Acid hydrolysis is often used as a pretreatment because it can be adapted to a wide variety of feedstocks. Except in the case of strong hydrochloric acid hydrolysis, it is generally carried out at elevated temperature (100 to 240° C.) for various lengths of time. At higher acid concentrations, it can be carried out at temperatures as low as 30° C.

Sulfuric acid can be used in concentrated form, but it is far more commonly used in a dilute solution of 0.5 to 5% sulfuric acid (on a w/w basis with dry solids). The concentrated form usually employs a method of separating and recycling the acid catalyst limiting the total acid losses to approximately 3%, or the same as the dilute process. Use of the concentrated acid however, allows lower temperature and pressure hydrolysis with fewer byproducts produced. Concentrated hydrochloric acid (47%) is sometimes used for strong acid hydrolysis because it is relatively easy to recover. Hydrolysis with concentrated hydrochloric acid gives one of the highest sugar yields of any acid hydrolysis process. It is carried out at room temperature. The chief drawback is the difficulty in handling and recovering the hydrochloric acid.

Dilute acid hydrolysis with 1 to 5% sulfuric acid is generally considered the most cost-effective means of hydrolyzing wood and agricultural residues. Yields of hemicellulosic sugars can be 80 to 95% of theoretical. Yields of glucose from cellulose are generally less than 50% but can approach 55% at elevated temperatures. Percolating and two-step dilute acid processes are suitable for yielding fermentable sugars from most materials (see Durbak et al., “Wood”, in Kirk-Othmer Encyclopedia of Chemical Technology 4th ed., John Wiley & Sons, New York, 1998).

2. Enzymatic Hydrolysis

Fermentable sugars may also be released from cellulosic materials by enzymatic hydrolysis. In such embodiments, cellulose or hemicellulose is treated with hydrolytic enzymes that release mono- or disaccharides from cellulose or hemicellulose. Typically originating in wood-rotting fungi or bacteria, enzymes may be added as purified polypeptides which possess a single cellulolytic activity, or as complexes or mixtures typically isolated from a wood-degrading organism and comprising several cellulolytic activities residing on different polypeptides. For cellulose, complete cellulase activity usually requires the activity of endo-1,4-β-glucanases, which hydrolyze cellulose chains at random, cellobiohydrolases or exo-1,4-β-glucanases, which remove glucose or cellobiose from the non-reducing end of the chain, and β-glucosidases, which hydrolyze to glucose the short-chain cell oligosaccharides and cellobiose which are released by other enzymes. K. marxianus strains are capable of fermeneting cellobiose directly, so addition of β-glucosidases is not strictly necessary for saccharification. Enzymes liberating fermentable sugars from hemicellulose include xylanases, β-mannases, β-glucosidases, and arabinofuranosidases and arabinogalactases. Where the source material contains starch, amylases are employed to hydrolyze the starch.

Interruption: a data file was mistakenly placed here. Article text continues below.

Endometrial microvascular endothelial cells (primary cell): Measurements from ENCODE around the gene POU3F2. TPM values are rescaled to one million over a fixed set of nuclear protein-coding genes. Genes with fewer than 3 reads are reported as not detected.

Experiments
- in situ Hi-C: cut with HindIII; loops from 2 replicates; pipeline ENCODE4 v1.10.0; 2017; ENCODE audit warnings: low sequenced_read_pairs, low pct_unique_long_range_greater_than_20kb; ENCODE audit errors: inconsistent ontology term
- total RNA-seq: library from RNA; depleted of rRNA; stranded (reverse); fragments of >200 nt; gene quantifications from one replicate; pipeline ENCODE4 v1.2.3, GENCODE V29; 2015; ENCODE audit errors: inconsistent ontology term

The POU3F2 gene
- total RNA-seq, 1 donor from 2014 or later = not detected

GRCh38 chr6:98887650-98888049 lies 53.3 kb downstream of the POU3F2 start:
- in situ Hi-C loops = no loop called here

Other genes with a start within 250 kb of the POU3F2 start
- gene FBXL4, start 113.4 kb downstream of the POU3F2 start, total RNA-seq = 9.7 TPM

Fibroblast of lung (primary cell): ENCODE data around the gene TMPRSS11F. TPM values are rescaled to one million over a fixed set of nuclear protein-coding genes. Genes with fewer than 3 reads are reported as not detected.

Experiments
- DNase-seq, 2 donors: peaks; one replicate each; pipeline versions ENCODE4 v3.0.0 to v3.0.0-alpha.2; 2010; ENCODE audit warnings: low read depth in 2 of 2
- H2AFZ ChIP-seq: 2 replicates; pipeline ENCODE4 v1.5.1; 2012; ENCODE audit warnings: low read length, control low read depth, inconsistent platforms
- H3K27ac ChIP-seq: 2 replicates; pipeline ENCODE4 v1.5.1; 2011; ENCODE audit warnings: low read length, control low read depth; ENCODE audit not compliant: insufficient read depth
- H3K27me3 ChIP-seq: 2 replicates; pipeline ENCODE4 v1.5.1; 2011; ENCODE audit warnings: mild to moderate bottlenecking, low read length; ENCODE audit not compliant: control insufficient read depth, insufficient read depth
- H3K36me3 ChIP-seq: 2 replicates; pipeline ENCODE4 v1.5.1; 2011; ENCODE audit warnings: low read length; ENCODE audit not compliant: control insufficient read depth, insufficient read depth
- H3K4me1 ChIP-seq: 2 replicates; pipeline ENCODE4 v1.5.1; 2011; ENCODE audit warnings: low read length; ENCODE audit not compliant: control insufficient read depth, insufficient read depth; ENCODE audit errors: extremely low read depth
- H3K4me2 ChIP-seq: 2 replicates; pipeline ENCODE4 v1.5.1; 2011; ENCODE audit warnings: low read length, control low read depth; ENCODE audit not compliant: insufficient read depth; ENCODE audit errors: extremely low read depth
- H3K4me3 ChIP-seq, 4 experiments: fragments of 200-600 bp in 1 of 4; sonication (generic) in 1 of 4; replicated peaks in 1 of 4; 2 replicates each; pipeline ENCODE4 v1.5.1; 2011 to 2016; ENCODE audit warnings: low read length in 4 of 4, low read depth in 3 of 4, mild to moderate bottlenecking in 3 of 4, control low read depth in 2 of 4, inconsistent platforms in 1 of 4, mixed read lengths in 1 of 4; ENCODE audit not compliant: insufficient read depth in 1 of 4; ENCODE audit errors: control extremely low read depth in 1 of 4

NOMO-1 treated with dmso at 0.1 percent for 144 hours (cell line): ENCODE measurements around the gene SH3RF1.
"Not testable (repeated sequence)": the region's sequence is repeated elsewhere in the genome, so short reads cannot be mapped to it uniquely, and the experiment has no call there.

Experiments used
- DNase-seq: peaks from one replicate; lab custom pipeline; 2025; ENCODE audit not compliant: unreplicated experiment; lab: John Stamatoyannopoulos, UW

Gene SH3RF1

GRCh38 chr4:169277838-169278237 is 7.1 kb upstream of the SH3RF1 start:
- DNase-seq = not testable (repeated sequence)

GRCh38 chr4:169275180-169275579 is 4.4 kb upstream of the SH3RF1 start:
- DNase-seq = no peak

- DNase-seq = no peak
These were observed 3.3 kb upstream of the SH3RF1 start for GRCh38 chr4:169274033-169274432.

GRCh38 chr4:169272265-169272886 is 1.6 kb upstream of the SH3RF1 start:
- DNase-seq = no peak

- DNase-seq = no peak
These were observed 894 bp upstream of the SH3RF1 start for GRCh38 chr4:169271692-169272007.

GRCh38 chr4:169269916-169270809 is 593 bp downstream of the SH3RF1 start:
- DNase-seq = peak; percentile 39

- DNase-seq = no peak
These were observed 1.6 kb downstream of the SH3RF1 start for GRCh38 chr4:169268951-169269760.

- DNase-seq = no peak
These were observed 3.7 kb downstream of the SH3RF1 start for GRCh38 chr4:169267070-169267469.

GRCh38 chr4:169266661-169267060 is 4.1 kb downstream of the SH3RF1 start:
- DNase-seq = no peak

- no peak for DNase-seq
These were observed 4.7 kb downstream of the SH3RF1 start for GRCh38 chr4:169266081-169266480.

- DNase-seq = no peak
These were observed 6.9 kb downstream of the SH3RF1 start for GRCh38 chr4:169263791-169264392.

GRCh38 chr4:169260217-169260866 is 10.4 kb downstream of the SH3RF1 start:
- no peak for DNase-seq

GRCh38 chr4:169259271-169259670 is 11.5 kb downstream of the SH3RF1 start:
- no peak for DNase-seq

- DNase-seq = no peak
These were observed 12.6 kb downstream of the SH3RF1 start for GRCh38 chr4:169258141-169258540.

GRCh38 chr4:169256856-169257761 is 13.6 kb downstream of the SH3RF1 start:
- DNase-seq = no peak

Enzymatic saccharification may be performed prior to fermentation, in which case saccharification may proceed at the optimal temperature for the hydrolytic enzymes (e.g., 50° C.). However, simultaneous saccharification and fermentation by yeast is desirable to simplify the procedure. For organisms such as Saccharomyces cerevisiae, saccharification must take place well below optimal temperatures due to the relatively low thermotolerance of the yeast (see Duff et al., Can J Chem Engin 72:1013-1020); for more heat-resistant organisms such as K. marxianus, simultaneous saccharification and fermentation may be carried out closer to the optimum saccharification temperature (e.g., 43-45° C.).

An alternative strategy for enzymatic saccharification is to culture the treated source material with a living organism able to degrade the cellulosic materials to fermentable sugars. Such organisms typically produce hydrolytic enzymes capable of partially or complete breaking down the polymers to fermentable sugars. Co-culture or pretreatment with a cellulolytic organism may be employed to saccharify source materials. In one embodiment of the invention, however, the same organism is employed to hydrolyze the cellulosic material and to ferment the resulting sugars. For example, K. marxianus strain SSSJ-0 is capable of both breaking down cellulose and fermenting the breakdown products. Thus, strains such as SSSJ-0 may employed in single-step saccharification and fermentation procedures without the addition of cellulolytic enzymes, although exogenous enzymes may be added to speed saccharification or to saccharify polymers that the yeast cannot hydrolyze. Such procedures may be carried out under a single set of reaction conditions. Alternatively, the optimal culture conditions (e.g., temperature, pH, osmotic pressure, oxygen concentration, etc.) for saccharification and fermentation may be determined empirically, and each step carried out with maximum efficiency by appropriate adjustment of the medium or culture conditions between the steps.